Back in May, FOX higher-ups spoke glowingly of the locally shot The Good Guys, which wraps its "summer season" tonight; said the network's entertainment president, pairing it with The Human Target starting Friday nights at 8 in late September means "we have a legitimate shot at taking the night with shows that are truly compatible." We'll see about that: After tonight's finale-for-now -- the Jonathan Frakes-directed "Don't Tase Me, Bro" -- a preview for which follows -- FOX will have aired nine of the 13 episodes filmed so far, with seven more set to shoot in The Cedars starting at month's end. And the ratings thus far have been very so-so -- though, of course, we now live in an age where 3.6 million viewers translates to "struggling."
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Today, out in Los Angeles, the cast, including Bradley Whitford and Colin Hanks, and creator Matt Nix showed up to sell the show to the Television Critics Association at its semi-annual gangbang. Which reminds me: I had intended on writing A Guide to Fixing The Good Guys before its return to town -- because, truth told, I'm pretty sure I wouldn't watch it every week if it were filmed anywhere else. But last weekend, Friend of Unfair Park Howard Wen beat me to it in the comments of this news-n-notes roundup. I couldn't have said it better, so I won't. Instead, I'll cut and paste his criticisms and suggestions after the jump and forward along to Matt Nix.
With Good Guys, it's not the acting or actors that are the problem (they are all great). It's simply the writing and overall creative direction of the series that needs work.
Scale way back on the "cute and quirky". That is annoying, and that style of TV scriptwriting worked best back in the late 1990s on the WB shows. (I realize Burn Notice is like this, but it doesn't translate well on Good Guys.)
Let me refer to the canceled series Reaper on the CW (which Jenny Wade co-starred in) -- it was sort of cute, quirky and had an outrageous premise. But from the perspective of its characters and within the confines of its own world, things were taken fairly seriously. Yet humor and quirk were used to lighten the mood a lot but where it was appropriate.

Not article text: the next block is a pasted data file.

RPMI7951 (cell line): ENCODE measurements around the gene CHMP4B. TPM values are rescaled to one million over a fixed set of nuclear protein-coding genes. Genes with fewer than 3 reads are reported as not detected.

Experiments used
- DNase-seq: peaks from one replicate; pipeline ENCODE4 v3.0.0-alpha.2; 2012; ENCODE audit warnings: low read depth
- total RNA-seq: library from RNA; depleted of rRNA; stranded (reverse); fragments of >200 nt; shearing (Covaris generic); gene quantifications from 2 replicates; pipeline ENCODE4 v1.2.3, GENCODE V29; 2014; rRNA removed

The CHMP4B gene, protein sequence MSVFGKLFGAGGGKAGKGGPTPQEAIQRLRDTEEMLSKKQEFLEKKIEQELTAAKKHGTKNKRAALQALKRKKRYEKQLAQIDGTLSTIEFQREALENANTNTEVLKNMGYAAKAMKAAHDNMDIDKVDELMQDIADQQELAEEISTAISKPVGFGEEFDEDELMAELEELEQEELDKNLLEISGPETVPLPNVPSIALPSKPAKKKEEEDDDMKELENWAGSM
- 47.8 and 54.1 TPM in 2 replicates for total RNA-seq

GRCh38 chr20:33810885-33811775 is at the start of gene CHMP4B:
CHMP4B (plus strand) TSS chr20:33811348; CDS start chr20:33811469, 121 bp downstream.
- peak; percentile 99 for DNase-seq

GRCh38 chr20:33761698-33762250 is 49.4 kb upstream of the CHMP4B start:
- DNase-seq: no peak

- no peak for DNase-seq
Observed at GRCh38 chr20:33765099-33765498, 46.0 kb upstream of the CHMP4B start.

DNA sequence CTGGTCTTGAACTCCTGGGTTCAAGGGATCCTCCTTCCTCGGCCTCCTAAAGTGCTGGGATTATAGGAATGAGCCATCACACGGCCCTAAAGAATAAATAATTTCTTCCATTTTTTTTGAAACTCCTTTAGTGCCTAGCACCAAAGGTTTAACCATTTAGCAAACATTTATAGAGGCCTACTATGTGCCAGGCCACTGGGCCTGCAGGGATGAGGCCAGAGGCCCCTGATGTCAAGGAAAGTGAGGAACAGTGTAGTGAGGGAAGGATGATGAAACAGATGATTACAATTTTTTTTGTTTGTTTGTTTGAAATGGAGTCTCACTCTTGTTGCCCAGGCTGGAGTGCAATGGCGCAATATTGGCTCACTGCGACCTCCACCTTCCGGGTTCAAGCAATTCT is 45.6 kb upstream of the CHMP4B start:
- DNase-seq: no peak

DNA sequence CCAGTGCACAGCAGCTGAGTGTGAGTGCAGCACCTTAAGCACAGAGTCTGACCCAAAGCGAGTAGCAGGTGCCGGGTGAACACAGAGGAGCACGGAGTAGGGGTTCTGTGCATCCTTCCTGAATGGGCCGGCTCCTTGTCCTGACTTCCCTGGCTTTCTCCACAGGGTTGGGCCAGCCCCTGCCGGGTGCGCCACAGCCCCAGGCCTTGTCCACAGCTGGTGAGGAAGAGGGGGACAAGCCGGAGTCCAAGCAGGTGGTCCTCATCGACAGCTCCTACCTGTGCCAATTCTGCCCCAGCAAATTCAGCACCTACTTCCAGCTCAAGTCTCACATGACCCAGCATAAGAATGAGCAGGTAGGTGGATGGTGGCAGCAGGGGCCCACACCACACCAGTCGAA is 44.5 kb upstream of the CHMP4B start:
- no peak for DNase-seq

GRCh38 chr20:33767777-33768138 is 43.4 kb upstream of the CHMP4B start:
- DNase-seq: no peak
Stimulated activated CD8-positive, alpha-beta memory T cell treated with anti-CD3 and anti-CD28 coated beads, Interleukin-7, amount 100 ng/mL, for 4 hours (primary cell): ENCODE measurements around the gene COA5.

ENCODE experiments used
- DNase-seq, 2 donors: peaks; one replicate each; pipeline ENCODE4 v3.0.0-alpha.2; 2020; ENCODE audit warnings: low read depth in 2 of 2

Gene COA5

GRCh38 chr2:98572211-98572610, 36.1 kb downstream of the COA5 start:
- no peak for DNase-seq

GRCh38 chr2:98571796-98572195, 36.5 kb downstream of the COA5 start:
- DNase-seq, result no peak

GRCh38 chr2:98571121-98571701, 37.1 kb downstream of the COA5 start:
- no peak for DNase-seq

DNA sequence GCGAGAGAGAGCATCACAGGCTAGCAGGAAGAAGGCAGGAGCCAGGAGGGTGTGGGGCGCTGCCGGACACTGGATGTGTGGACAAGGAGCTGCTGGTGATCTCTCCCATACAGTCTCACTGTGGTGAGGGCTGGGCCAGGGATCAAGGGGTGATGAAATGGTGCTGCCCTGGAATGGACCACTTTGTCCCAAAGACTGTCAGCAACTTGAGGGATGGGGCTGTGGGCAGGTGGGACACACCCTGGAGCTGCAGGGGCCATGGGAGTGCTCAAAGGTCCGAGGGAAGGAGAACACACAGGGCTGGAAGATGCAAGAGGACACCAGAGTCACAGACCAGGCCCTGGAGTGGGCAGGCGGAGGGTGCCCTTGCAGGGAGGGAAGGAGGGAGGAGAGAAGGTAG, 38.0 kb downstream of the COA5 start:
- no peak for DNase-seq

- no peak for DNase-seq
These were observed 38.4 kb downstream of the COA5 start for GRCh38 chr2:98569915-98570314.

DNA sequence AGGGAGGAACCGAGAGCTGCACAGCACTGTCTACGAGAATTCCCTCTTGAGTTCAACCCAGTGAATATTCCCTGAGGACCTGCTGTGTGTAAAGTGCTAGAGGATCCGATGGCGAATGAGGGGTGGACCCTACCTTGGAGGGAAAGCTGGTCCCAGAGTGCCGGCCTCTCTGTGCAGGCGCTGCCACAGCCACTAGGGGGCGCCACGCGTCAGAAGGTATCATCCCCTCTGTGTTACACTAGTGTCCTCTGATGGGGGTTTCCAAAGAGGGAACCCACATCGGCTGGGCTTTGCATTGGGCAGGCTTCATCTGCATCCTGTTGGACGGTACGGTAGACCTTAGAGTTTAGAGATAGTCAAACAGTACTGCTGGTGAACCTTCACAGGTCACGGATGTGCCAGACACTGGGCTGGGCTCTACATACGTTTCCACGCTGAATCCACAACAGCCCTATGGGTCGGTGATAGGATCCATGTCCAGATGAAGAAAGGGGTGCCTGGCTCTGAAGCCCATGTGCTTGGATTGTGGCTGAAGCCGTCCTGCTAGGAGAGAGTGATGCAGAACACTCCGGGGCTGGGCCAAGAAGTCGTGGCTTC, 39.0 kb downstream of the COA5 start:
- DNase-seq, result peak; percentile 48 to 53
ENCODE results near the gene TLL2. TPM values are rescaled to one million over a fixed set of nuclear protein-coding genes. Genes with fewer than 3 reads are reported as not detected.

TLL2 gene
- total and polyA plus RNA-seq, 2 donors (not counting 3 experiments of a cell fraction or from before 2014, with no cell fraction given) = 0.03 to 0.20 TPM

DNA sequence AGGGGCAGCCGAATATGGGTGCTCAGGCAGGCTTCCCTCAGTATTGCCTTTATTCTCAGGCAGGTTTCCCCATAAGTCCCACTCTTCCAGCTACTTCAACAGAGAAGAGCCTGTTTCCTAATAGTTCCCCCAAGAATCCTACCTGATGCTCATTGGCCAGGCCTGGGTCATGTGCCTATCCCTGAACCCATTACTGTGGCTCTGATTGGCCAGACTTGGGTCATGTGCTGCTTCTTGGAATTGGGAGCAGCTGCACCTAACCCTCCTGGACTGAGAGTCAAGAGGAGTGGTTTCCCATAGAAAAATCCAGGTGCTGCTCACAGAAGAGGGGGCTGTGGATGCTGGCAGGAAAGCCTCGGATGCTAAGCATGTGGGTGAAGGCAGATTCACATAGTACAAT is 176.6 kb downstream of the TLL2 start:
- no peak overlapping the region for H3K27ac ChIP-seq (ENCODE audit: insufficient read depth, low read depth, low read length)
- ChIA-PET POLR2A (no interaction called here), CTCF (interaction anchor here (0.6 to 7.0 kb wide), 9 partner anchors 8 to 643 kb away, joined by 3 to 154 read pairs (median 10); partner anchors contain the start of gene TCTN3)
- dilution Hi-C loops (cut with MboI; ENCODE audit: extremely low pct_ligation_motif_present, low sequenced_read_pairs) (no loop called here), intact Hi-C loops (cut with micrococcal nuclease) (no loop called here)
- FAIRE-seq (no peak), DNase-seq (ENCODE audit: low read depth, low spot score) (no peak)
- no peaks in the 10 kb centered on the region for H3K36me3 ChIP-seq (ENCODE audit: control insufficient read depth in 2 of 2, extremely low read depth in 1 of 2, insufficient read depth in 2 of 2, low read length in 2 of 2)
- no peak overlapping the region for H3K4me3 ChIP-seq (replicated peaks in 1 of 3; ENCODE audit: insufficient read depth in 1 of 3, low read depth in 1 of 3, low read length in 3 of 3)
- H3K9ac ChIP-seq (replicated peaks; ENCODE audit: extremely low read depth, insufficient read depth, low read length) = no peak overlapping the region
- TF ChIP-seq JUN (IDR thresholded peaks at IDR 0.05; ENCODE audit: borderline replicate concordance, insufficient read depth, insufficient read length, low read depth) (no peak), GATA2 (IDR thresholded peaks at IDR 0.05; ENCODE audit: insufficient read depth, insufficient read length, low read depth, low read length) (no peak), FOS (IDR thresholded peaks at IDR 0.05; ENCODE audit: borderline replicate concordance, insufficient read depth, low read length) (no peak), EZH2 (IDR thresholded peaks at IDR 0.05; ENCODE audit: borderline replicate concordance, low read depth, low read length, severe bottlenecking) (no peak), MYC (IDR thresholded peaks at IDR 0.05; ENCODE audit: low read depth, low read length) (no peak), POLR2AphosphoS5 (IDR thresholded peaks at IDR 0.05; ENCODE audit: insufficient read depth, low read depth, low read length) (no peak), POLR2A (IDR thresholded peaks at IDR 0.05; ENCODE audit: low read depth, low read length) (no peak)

The problem with Good Guys is everything feels like it *must* be cute or quirky -- bad guys must have quirky traits or spout cutespeak, even if they are unsavory types or killers, for example. There's some off-the-wall dissonance going on with this balance between the two styles that's hard to take in as "believable" within this series own world/universe.
All four characters are stereotypes (the straight up by the books guy, the zany dude, the grumpy chief, the hot girlfriend). I mean, come on -- the actors on this show are good and likable on their own. So why are their characters so lazily conceived and confined into these stereotypes?
Lastly I suggest this series needs to start developing an overall story arc that carries across a season. The obvious one would be regarding Dan's past -- something to do with his legendary heroism when he saved the governor's son. But was there something more to that story? And who was his former partner Frank? What happened to him? Where is he? Or, is he even a real person, or an amalgam of other partners?
(For example, as Dan tells Jack one of his stories, imagine if they showed cheesy looking flashbacks of young Dan and his partner-mentor working a job, contrasting what he's saying or illustrating just how absurd Dan's stories really are. But as the season plays out, and more of these flashbacks are shown to use, we start piecing together the truth of what really happened.)